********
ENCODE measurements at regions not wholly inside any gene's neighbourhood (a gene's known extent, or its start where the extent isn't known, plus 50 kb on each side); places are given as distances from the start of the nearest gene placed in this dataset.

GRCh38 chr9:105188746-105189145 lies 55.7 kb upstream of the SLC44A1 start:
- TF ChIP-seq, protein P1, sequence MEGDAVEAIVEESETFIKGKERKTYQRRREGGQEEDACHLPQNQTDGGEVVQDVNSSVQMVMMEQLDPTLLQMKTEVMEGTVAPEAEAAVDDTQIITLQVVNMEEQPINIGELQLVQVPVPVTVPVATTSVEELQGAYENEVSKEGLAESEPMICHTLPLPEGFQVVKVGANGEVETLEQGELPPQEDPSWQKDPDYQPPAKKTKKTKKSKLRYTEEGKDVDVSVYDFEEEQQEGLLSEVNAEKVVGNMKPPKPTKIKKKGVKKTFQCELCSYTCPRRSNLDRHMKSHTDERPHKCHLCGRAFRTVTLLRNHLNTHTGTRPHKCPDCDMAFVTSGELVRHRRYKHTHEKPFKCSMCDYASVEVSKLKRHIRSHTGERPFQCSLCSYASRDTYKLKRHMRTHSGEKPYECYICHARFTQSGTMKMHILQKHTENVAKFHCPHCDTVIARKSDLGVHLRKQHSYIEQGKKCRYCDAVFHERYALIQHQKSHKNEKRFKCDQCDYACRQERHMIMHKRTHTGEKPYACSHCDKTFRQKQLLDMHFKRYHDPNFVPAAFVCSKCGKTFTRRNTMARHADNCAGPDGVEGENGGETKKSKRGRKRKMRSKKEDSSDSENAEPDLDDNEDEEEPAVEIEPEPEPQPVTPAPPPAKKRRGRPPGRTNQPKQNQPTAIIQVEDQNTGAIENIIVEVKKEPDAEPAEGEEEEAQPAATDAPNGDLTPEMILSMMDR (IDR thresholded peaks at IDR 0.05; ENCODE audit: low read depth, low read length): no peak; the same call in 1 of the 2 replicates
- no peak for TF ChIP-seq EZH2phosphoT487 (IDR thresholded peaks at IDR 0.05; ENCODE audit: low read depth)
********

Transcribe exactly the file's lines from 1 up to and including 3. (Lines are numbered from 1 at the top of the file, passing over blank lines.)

ENCODE measurements at regions not wholly inside any gene's neighbourhood (a gene's known extent, or its start where the extent isn't known, plus 50 kb on each side); places are given as distances from the start of the nearest gene placed in this dataset.

GRCh38 chr9:105188746-105189145 lies 55.7 kb upstream of the SLC44A1 start:
- TF ChIP-seq, protein P1, sequence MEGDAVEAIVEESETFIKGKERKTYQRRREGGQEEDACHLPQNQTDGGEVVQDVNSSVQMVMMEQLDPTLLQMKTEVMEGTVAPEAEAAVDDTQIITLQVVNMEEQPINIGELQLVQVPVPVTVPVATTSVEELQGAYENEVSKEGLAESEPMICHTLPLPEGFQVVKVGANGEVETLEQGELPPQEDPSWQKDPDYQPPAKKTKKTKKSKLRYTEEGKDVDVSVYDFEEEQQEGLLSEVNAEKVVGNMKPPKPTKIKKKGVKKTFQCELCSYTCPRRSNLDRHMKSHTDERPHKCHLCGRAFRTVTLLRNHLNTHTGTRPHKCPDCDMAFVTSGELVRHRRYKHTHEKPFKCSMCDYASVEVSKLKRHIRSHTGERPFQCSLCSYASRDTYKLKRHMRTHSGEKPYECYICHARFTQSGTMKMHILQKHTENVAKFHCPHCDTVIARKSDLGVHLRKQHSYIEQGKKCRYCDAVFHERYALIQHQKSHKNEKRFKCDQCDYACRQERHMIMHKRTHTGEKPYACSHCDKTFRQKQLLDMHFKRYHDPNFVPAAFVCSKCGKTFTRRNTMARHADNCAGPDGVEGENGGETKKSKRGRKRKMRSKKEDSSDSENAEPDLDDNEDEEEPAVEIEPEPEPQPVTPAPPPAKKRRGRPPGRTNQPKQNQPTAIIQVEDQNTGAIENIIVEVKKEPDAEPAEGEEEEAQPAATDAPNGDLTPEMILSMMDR (IDR thresholded peaks at IDR 0.05; ENCODE audit: low read depth, low read length): no peak; the same call in 1 of the 2 replicates